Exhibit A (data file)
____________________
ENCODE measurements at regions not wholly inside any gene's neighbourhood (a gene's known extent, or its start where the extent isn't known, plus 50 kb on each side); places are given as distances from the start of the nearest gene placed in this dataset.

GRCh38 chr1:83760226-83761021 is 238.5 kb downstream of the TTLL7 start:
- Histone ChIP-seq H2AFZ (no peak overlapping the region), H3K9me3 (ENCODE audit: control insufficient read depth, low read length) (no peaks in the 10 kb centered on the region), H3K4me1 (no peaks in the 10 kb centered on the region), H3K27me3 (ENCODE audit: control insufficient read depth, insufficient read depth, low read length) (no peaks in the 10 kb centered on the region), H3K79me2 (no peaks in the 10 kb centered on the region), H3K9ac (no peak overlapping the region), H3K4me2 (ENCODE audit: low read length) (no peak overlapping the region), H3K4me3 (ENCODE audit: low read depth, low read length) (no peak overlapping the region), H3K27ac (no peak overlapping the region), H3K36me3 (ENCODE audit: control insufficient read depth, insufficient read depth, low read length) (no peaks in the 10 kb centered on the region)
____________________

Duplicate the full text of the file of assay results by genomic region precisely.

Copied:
ENCODE measurements at regions not wholly inside any gene's neighbourhood (a gene's known extent, or its start where the extent isn't known, plus 50 kb on each side); places are given as distances from the start of the nearest gene placed in this dataset.

GRCh38 chr1:83760226-83761021 is 238.5 kb downstream of the TTLL7 start:
- Histone ChIP-seq H2AFZ (no peak overlapping the region), H3K9me3 (ENCODE audit: control insufficient read depth, low read length) (no peaks in the 10 kb centered on the region), H3K4me1 (no peaks in the 10 kb centered on the region), H3K27me3 (ENCODE audit: control insufficient read depth, insufficient read depth, low read length) (no peaks in the 10 kb centered on the region), H3K79me2 (no peaks in the 10 kb centered on the region), H3K9ac (no peak overlapping the region), H3K4me2 (ENCODE audit: low read length) (no peak overlapping the region), H3K4me3 (ENCODE audit: low read depth, low read length) (no peak overlapping the region), H3K27ac (no peak overlapping the region), H3K36me3 (ENCODE audit: control insufficient read depth, insufficient read depth, low read length) (no peaks in the 10 kb centered on the region)